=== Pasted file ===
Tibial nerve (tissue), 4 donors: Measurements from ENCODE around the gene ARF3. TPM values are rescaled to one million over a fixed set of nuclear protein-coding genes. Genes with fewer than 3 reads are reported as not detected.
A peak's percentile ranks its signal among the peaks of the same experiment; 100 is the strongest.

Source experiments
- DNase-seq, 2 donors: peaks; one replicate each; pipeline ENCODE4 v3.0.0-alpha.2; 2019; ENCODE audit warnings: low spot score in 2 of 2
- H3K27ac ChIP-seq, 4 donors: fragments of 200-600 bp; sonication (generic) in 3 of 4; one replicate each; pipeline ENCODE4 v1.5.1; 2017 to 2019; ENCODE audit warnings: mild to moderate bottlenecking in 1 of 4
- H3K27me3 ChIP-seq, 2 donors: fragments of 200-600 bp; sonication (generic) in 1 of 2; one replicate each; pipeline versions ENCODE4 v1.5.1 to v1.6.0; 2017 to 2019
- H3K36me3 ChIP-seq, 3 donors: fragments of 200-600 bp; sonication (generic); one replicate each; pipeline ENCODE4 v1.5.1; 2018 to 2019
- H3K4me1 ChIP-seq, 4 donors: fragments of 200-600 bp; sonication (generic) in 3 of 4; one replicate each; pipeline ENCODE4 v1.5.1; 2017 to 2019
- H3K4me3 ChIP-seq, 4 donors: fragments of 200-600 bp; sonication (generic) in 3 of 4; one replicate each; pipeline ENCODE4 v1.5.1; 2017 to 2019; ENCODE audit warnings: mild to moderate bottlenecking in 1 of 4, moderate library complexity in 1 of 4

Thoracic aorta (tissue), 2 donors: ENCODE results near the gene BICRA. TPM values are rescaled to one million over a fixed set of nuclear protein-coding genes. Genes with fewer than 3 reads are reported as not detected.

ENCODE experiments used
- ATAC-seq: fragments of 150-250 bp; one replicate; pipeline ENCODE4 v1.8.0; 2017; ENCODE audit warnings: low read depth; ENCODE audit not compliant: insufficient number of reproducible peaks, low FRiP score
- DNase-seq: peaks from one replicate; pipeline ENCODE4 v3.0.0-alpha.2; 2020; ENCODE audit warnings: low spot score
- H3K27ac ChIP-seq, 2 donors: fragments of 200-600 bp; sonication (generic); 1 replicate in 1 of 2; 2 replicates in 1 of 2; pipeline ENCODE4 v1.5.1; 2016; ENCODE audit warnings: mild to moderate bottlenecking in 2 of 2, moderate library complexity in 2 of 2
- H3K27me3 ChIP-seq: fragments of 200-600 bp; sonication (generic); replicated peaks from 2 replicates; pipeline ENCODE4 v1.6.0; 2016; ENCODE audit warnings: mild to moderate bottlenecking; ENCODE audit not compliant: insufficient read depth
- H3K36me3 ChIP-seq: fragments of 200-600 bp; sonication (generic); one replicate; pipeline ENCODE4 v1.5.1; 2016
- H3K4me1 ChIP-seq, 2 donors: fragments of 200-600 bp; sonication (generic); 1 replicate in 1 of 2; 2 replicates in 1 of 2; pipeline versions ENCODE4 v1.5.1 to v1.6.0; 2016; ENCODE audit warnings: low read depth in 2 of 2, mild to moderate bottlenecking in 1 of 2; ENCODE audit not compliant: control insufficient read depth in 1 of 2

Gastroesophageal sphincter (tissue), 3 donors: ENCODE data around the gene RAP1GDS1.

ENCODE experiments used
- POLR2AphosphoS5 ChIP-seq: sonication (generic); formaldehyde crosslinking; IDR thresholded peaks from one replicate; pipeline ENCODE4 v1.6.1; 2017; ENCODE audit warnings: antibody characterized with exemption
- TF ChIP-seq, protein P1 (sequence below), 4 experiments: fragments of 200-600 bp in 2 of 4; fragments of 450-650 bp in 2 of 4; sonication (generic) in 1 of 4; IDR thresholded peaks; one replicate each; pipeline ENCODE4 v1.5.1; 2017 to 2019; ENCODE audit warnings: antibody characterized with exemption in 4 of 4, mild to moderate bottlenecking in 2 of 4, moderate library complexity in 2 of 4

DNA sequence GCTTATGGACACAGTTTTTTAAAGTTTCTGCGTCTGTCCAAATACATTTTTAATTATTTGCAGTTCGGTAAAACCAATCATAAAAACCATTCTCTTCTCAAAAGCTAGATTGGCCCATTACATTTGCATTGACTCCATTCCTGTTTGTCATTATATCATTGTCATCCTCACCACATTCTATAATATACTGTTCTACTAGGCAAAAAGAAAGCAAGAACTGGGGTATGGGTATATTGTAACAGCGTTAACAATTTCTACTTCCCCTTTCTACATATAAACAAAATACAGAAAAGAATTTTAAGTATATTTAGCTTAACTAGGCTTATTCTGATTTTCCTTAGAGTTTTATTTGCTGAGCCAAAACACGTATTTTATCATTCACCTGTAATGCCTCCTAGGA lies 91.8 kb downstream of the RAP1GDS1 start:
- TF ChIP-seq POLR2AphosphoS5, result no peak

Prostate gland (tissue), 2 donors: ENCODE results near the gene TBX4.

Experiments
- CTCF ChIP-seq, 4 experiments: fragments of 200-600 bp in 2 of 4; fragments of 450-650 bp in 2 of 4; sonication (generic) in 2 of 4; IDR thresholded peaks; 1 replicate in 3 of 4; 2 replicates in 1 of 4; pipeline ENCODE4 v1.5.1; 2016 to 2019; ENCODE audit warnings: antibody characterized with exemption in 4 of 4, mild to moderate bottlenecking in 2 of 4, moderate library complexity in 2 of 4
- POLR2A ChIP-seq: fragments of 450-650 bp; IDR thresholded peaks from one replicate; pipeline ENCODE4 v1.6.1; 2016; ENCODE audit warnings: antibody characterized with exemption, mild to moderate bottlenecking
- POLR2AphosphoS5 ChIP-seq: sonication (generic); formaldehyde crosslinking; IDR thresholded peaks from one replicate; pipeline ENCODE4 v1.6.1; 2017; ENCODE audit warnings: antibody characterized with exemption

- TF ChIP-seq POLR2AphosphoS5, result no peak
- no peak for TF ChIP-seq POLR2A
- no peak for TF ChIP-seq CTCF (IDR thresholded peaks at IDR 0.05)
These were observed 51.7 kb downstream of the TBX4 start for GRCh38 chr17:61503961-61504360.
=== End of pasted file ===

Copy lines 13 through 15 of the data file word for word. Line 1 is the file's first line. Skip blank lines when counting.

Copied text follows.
- DNase-seq: peaks from one replicate; pipeline ENCODE4 v3.0.0-alpha.2; 2020; ENCODE audit warnings: low spot score
- H3K27ac ChIP-seq, 2 donors: fragments of 200-600 bp; sonication (generic); 1 replicate in 1 of 2; 2 replicates in 1 of 2; pipeline ENCODE4 v1.5.1; 2016; ENCODE audit warnings: mild to moderate bottlenecking in 2 of 2, moderate library complexity in 2 of 2
- H3K27me3 ChIP-seq: fragments of 200-600 bp; sonication (generic); replicated peaks from 2 replicates; pipeline ENCODE4 v1.6.0; 2016; ENCODE audit warnings: mild to moderate bottlenecking; ENCODE audit not compliant: insufficient read depth